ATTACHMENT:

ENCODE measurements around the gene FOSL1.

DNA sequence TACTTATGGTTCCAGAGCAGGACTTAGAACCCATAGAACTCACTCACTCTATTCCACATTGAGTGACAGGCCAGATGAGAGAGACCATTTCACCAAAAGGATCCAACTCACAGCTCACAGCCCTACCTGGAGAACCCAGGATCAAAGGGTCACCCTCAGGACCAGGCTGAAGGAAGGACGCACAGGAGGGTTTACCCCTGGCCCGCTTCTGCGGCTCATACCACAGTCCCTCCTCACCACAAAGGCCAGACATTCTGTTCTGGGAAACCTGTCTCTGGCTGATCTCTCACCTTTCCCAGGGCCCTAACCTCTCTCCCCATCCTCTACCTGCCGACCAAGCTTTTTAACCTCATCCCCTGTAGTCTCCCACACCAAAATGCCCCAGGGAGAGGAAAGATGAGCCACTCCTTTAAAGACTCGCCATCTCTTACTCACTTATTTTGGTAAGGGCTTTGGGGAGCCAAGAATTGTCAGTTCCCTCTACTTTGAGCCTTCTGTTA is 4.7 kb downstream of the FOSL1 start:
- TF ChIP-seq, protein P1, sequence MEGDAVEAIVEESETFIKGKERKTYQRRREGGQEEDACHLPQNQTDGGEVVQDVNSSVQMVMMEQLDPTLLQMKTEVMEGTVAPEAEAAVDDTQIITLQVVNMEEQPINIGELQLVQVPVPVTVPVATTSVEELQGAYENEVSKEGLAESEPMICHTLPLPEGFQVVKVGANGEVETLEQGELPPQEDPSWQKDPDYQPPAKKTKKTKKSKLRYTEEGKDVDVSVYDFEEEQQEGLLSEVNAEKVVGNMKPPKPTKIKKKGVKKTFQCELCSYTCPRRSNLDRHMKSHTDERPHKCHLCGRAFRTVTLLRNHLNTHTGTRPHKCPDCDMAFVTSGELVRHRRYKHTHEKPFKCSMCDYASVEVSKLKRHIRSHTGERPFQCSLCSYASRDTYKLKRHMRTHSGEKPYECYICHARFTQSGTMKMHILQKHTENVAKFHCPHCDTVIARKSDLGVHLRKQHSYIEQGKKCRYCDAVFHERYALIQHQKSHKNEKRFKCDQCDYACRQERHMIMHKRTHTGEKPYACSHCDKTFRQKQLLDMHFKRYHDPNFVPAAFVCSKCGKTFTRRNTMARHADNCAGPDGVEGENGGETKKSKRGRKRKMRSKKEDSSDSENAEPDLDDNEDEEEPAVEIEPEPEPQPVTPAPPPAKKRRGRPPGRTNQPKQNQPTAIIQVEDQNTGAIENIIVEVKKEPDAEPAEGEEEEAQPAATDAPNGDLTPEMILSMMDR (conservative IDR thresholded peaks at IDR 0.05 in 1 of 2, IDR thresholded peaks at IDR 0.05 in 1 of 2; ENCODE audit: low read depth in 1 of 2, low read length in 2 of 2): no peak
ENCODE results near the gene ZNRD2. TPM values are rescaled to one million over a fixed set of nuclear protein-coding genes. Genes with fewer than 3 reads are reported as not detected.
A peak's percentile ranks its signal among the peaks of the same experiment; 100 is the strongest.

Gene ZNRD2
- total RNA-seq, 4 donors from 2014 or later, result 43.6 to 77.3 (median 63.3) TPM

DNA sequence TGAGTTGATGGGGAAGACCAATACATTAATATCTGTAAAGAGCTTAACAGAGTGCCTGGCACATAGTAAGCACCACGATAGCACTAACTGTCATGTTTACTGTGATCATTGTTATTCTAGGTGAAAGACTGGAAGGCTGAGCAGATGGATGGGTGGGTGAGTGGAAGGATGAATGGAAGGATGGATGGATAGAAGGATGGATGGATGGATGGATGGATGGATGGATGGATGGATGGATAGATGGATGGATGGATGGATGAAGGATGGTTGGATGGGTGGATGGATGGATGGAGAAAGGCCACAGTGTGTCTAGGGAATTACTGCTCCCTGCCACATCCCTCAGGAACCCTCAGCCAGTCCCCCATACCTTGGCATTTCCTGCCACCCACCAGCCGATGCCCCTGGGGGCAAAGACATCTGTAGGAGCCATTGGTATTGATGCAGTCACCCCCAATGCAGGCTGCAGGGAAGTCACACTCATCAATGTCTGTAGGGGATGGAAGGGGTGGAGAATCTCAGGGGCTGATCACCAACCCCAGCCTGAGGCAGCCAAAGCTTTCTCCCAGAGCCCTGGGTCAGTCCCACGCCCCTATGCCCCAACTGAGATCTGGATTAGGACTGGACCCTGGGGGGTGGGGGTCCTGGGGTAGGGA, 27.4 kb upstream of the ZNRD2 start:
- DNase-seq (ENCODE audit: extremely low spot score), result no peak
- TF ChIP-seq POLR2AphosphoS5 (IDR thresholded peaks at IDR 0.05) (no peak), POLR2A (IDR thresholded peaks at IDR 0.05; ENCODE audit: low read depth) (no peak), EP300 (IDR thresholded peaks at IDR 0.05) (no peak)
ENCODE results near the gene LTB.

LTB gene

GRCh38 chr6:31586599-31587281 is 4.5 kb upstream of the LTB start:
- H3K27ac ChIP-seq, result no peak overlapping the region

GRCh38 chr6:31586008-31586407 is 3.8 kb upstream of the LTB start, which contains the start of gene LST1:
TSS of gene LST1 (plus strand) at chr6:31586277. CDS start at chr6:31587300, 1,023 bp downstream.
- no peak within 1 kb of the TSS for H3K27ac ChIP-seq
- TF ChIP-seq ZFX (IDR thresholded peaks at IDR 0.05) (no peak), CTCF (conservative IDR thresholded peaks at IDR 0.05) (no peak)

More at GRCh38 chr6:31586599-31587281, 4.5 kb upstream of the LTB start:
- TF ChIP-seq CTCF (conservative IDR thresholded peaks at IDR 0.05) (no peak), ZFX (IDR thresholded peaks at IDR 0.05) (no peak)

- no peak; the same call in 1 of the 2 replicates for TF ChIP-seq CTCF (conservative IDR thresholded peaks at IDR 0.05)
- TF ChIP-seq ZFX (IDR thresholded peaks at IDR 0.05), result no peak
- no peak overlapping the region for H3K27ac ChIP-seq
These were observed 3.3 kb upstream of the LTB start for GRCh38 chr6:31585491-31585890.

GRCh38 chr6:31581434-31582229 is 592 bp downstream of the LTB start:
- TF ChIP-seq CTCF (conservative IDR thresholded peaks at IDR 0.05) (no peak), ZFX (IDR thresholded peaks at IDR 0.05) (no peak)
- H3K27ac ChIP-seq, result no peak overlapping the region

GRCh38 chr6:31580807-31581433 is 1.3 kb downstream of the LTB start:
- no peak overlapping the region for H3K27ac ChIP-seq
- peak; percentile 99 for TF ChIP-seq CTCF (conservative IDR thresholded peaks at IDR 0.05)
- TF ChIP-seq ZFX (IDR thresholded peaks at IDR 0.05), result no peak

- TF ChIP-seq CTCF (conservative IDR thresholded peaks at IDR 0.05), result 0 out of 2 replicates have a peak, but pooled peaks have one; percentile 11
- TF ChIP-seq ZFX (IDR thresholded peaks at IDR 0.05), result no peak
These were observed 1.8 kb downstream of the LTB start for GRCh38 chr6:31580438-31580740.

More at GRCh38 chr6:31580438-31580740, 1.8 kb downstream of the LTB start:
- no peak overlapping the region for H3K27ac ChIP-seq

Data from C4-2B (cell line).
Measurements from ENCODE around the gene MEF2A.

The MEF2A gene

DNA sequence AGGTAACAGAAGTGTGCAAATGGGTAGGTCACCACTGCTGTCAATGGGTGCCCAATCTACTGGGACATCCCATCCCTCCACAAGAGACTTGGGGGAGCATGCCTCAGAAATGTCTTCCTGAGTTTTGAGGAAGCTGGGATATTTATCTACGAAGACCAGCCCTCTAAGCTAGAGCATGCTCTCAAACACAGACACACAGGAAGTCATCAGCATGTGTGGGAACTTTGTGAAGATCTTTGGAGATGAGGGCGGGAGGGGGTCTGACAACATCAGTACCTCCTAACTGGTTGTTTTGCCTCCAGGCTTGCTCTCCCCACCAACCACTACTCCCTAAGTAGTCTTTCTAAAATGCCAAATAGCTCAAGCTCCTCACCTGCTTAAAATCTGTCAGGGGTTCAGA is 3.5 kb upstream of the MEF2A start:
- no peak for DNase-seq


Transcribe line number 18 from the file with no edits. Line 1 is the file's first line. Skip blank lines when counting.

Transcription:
- TF ChIP-seq ZFX (IDR thresholded peaks at IDR 0.05) (no peak), CTCF (conservative IDR thresholded peaks at IDR 0.05) (no peak)